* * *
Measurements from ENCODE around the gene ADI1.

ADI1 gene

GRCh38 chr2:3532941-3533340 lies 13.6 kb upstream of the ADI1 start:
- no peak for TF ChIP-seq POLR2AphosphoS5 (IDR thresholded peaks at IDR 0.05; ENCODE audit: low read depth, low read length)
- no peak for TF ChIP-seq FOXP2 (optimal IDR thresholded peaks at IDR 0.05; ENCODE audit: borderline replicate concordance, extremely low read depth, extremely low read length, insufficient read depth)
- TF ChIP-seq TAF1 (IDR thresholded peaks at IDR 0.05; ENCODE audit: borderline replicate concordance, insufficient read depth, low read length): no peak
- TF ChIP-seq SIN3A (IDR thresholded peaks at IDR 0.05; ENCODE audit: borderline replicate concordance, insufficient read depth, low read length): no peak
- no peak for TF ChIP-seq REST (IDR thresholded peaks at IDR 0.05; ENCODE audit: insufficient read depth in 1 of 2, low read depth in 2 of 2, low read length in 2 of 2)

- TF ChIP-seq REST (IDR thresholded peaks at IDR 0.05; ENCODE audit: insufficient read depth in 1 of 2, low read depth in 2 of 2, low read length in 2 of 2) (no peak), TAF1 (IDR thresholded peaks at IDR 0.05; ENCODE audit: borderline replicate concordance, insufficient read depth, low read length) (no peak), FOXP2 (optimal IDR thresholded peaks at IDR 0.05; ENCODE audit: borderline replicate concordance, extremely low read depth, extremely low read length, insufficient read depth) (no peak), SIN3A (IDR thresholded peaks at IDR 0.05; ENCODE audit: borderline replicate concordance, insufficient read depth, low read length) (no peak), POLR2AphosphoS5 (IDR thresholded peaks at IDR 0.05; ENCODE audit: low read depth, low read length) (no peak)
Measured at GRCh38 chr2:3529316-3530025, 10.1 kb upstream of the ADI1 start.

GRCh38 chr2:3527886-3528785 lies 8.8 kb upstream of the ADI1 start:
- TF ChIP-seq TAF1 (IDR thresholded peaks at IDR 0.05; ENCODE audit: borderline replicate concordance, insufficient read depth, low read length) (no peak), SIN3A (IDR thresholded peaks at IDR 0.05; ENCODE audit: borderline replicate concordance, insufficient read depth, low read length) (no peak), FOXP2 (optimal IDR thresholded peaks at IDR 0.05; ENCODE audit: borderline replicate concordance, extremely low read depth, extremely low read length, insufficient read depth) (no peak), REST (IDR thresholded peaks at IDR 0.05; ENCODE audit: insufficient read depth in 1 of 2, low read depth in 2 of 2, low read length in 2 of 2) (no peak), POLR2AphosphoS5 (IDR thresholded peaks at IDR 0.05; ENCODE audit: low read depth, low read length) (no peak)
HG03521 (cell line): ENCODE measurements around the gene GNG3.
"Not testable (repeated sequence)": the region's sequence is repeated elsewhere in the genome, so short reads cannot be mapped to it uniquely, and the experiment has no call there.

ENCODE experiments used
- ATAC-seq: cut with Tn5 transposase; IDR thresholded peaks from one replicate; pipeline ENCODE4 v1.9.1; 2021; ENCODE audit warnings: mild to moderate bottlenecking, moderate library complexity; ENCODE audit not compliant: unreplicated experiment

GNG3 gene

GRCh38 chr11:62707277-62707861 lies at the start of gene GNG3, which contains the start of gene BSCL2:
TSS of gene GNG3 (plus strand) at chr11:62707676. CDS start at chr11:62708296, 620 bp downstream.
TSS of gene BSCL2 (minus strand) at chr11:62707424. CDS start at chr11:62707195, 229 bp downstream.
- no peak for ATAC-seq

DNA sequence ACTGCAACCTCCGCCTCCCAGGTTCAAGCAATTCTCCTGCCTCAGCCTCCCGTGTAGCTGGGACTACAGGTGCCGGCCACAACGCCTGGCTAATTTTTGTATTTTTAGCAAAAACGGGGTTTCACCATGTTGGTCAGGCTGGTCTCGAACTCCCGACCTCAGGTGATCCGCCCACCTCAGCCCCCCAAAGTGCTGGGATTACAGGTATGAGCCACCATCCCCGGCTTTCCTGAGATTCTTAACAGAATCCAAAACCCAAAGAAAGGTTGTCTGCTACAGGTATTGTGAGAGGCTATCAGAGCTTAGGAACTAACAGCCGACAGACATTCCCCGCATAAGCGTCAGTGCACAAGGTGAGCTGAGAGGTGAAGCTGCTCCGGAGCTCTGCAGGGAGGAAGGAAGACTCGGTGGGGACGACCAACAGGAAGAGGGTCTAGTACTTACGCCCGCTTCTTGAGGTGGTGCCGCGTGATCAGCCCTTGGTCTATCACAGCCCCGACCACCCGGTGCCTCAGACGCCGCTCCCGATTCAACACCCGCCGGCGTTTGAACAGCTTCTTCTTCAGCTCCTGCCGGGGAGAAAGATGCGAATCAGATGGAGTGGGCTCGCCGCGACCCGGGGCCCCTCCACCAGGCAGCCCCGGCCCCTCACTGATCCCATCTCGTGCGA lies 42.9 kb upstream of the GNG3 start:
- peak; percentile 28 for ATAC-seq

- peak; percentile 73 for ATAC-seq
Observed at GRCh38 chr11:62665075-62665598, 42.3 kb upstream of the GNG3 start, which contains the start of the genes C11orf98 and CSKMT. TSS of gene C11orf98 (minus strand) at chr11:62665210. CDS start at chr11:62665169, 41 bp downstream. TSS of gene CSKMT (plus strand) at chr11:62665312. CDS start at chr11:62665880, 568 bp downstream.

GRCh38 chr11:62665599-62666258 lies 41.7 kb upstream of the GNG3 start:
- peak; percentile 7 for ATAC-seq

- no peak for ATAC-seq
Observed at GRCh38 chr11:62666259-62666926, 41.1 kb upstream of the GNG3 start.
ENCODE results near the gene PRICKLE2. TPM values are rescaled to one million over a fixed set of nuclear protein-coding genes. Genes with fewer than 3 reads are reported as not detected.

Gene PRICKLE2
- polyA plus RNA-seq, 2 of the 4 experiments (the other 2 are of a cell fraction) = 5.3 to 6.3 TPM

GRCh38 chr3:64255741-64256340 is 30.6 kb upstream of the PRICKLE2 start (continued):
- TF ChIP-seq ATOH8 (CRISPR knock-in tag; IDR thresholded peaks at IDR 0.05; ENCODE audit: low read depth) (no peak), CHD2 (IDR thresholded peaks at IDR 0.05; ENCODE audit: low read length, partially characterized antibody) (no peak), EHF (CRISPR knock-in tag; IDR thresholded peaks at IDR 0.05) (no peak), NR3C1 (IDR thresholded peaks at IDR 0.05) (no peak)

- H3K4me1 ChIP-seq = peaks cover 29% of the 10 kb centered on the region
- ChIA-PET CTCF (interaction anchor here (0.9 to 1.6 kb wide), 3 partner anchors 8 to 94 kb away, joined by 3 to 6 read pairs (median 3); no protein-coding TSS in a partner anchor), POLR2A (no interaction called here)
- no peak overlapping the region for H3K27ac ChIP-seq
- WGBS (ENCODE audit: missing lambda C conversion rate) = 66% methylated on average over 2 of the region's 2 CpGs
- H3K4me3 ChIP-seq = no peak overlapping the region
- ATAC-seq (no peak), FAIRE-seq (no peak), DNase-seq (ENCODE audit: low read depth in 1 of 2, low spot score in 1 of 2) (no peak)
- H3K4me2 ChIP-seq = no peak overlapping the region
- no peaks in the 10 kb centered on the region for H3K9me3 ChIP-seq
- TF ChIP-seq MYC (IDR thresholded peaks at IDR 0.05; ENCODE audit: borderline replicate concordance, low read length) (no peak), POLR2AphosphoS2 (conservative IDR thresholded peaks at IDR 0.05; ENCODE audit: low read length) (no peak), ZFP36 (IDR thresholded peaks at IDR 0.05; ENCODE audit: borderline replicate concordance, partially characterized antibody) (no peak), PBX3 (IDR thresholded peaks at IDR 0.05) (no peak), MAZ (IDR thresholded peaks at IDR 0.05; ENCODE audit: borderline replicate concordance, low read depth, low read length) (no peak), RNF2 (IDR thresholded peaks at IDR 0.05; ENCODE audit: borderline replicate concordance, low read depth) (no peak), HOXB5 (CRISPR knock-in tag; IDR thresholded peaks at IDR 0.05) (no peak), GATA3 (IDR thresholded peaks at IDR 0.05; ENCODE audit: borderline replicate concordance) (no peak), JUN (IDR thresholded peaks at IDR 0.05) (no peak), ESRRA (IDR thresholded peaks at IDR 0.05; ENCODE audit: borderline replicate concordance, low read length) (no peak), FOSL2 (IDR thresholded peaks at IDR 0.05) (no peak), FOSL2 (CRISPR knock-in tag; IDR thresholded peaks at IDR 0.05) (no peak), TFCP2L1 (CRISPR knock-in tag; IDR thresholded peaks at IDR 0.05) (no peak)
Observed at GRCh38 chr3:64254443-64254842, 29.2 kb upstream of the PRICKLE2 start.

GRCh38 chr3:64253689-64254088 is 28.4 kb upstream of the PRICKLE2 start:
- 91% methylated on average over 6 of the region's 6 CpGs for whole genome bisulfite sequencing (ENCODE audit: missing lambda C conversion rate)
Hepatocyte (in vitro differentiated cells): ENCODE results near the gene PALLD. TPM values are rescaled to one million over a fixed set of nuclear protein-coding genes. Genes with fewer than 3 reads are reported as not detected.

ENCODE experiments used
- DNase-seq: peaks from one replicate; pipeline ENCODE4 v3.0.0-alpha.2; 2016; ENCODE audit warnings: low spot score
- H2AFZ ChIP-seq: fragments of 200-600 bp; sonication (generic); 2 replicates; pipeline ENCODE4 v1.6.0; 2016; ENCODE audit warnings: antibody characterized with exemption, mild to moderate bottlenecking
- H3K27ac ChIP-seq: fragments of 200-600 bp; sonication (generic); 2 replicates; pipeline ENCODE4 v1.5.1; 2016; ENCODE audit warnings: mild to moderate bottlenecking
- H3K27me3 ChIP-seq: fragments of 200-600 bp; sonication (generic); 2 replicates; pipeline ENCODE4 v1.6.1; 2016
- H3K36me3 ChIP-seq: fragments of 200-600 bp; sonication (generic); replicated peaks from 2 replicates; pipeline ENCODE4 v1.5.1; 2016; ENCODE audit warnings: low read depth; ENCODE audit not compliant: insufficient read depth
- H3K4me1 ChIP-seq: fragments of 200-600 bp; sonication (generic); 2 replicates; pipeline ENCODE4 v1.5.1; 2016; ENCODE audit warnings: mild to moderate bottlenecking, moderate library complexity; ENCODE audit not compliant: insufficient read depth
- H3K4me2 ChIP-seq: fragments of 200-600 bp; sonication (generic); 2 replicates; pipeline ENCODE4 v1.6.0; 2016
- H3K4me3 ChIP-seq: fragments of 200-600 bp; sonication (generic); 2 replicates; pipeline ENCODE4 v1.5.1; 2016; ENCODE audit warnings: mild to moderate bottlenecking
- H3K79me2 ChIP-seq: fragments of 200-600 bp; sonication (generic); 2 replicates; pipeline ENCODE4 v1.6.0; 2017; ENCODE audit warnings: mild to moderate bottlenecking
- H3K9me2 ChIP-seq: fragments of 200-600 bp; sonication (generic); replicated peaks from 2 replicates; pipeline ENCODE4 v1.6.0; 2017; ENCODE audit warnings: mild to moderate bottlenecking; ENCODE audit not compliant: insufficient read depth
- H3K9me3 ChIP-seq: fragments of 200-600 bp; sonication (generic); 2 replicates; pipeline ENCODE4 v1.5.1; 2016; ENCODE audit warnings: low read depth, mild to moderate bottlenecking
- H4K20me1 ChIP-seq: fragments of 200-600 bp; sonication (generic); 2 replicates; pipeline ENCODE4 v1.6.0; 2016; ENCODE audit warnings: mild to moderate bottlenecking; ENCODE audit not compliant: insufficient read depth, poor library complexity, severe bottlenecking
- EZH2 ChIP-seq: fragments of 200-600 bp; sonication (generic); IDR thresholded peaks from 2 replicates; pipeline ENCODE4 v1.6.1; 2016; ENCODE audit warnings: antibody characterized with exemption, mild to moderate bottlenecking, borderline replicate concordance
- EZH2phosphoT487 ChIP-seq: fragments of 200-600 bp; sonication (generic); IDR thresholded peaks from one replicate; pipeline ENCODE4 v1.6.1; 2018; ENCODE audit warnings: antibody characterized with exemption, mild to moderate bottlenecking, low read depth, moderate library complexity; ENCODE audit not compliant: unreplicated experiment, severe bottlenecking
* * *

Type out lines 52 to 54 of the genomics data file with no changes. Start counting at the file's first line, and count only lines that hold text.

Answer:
- H3K27me3 ChIP-seq: fragments of 200-600 bp; sonication (generic); 2 replicates; pipeline ENCODE4 v1.6.1; 2016
- H3K36me3 ChIP-seq: fragments of 200-600 bp; sonication (generic); replicated peaks from 2 replicates; pipeline ENCODE4 v1.5.1; 2016; ENCODE audit warnings: low read depth; ENCODE audit not compliant: insufficient read depth
- H3K4me1 ChIP-seq: fragments of 200-600 bp; sonication (generic); 2 replicates; pipeline ENCODE4 v1.5.1; 2016; ENCODE audit warnings: mild to moderate bottlenecking, moderate library complexity; ENCODE audit not compliant: insufficient read depth